A right of way may be granted appurtenant to a mine. It is subject to the general principles applicable to rights of way in terms of its use. Its directional route may be defined.
The reasonable use of the stream to which a riparian owner is entitled includes abstraction of reasonable quantity of water for the purpose of working machinery in connection with his mine. Property rights extend to water, soil on the surface and below the land, provided it is flowing in known and defined channels.
A riparian owner is not bound to accept greatly increased flow of water caused by discharge of water raised from mines by artificial means. The mine owner is not entitled by working minerals under a river to cause subsidence so as to interfere with the flow to a lower riparian owner. He is not entitled to draw off all the water in natural watercourses.
A right may be granted to conduct water through an artificial channel over adjoining land. In this case, the party through whose land the water flows presumptively may take water without liability to others whose land it flows through.
A temporary diversion of flow for a particular purpose may be allowed without breaching the rights of those owners through whose land it flows. If however, the stream is originally intended to have a permanent flow or if the party who has caused the artificial channel to flow has abandoned the works by which the flow was caused and given up control over the streams, rights may be acquired by prescription both as against persons from whose land the stream comes and any person through whose land it flows similar to those existing in natural streams.
The riparian owner may have an action for damages if his natural or acquired rights are infringed. An injunction will be given to restrain continuance of the injury even if there is no actual damage. Inspection of the neighbouring property may be allowed if there is a prima facie case on an interlocutory application.
There is no natural right of water flowing in an undefined channel and a mine owner carrying on a mining operation who drains away water from an adjacent or super adjacent lands, so the wells become dry is under no liability. However, the right to prevent diversion and abstraction may be acquired by grant. Pollution of a stream is an offence under a range of legislation.
Incidental to property and land, there is a right to permit water naturally present to flow or percolate by r gravity through land or underground strata to a lower level. There is presumptively no right on the part of the owner to discharge water onto the land at a lower level by interference with gravity or by conducting water through an artificial channel for that purpose.
The occupier of a mine is entitled to extract minerals in the most efficient manner, and he is not liable if he permits the escape of water which collects in the workings or even the natural flow was increased. Accordingly,
- the removal of stratum which caused indentation of a lower mine by an accumulation of water above the stratum or
- working in a proper manner which results in surface cracks and allow surface water to enter or
- damming up water by a barrier so that water accumulates and overflows to an adjacent mine or an increased natural flow by rivers working
does not impose liability on the owner of the upper mine in respect of an injury to an adjoining mine owner by the consequent inflow of water. The mining operation should however be reasonable, ordinary and proper.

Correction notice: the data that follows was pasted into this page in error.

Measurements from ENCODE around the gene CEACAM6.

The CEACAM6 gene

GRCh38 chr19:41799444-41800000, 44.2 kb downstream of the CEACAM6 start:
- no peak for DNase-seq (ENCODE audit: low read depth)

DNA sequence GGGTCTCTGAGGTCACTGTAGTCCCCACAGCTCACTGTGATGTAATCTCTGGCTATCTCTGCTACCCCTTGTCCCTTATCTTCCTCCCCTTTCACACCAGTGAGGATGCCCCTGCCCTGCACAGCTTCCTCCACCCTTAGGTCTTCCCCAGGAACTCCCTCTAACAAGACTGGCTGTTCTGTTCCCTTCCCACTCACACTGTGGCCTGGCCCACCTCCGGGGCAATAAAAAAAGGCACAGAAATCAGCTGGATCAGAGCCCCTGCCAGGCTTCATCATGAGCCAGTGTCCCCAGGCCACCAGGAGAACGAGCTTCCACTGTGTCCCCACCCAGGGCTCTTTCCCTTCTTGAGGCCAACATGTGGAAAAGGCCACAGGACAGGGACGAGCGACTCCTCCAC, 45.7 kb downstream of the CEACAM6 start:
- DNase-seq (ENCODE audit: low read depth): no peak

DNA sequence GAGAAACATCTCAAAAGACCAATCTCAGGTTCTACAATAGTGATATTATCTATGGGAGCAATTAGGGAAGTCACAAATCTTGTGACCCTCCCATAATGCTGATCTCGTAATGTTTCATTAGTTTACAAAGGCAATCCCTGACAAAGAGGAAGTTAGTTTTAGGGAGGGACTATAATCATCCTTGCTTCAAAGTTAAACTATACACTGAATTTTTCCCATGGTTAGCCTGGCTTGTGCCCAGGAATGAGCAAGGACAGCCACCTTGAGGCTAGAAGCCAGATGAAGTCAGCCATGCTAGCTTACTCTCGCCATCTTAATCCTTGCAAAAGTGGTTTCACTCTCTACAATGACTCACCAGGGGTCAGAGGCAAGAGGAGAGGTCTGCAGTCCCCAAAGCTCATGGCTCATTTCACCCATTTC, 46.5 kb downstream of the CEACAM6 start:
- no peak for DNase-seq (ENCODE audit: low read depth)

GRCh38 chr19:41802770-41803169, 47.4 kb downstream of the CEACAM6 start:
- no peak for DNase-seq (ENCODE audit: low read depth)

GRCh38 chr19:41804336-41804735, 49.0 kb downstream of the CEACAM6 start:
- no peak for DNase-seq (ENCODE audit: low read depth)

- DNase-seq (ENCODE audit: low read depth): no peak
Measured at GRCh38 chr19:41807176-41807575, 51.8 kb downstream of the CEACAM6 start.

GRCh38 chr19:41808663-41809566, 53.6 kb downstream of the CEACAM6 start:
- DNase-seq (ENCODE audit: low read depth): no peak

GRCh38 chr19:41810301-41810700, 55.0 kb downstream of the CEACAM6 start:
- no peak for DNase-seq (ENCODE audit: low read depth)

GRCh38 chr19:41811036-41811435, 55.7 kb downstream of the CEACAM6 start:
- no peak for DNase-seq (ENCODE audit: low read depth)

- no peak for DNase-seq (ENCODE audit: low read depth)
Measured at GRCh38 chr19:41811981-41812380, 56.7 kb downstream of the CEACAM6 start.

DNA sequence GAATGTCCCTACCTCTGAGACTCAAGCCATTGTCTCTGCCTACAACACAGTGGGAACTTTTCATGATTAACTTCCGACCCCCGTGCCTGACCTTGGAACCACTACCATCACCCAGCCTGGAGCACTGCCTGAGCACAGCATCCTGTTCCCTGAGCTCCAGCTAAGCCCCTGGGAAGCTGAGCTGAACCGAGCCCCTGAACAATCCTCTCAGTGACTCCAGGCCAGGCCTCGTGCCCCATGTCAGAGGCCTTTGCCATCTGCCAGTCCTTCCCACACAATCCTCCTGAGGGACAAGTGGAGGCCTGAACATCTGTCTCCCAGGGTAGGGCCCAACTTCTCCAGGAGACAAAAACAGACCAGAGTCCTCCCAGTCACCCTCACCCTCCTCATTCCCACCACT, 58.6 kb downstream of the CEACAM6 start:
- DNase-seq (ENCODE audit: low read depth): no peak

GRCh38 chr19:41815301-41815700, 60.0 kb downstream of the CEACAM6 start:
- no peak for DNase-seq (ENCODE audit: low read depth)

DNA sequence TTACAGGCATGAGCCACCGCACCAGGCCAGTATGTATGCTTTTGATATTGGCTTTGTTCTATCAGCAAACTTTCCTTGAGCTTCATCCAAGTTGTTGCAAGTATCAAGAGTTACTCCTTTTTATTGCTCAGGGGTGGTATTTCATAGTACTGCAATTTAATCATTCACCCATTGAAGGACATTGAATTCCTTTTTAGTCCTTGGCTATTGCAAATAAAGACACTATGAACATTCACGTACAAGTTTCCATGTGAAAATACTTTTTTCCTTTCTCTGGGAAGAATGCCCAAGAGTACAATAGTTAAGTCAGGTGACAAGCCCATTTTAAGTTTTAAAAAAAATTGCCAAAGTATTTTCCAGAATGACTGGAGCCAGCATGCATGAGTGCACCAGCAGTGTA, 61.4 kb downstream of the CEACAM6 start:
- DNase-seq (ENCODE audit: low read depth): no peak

A miner who trespasses an adjoining owner is liable in relation to damage caused by the inflow of water in consequence of the original trespass. However there is no continuing nuisance and the damage must be recovered all at once.
A mine owner presumptively is not entitled to pump water from his mine in discharge into a stream in which the owner has riparian rights. He may not conduct water to a mine at a lower level by artificial pipes. He will be liable for damage caused if he pumps up water from a lower part of his mine and allows it to ascend by gravity into an adjoining mine or conducts water through a weak spot in his neighbour’s boundary.
A person is presumptively liable for all damage resulting from escape of water which he has collected and retained on his land for his own purpose. In accordance with the famous Rylands v Fletcher principle, a person who collects something on his land which is the dangerous if it escapes, is liable for the consequences regardless of negligence or nuisance. No right to discharge water onto a neighbouring mine may be acquired as an easement by grant of prescription or statute.
A mine owner presumptively has no right to ventilate his own mine by making an opening into an airway through his neighbours mine. However, if by natural causes, or due to the act of his neighbour, his mine is ventilated by the passage of air, the neighbouring owner does not acquire a right of action and may block up the opening.
A right to ventilate a mine by passage of air may exist as an easement. It may exist by grant, statute, implication or prescription.
That emission of smoke, fumes and vapours that diminish neighbouring property value or its beneficial use may constitute an actionable nuisance at common law. Damages may be recovered, or an injunction e may be granted to restrain it. There may be procedures against the statutory nuisance or under more comprehensive antipollution legislation.
In the absence of indication to the contrary, there is incident to the ownership of a mine, a right to take and carry away the minerals where it is granted. The grant will be interpreted to give effect to the same where possible.
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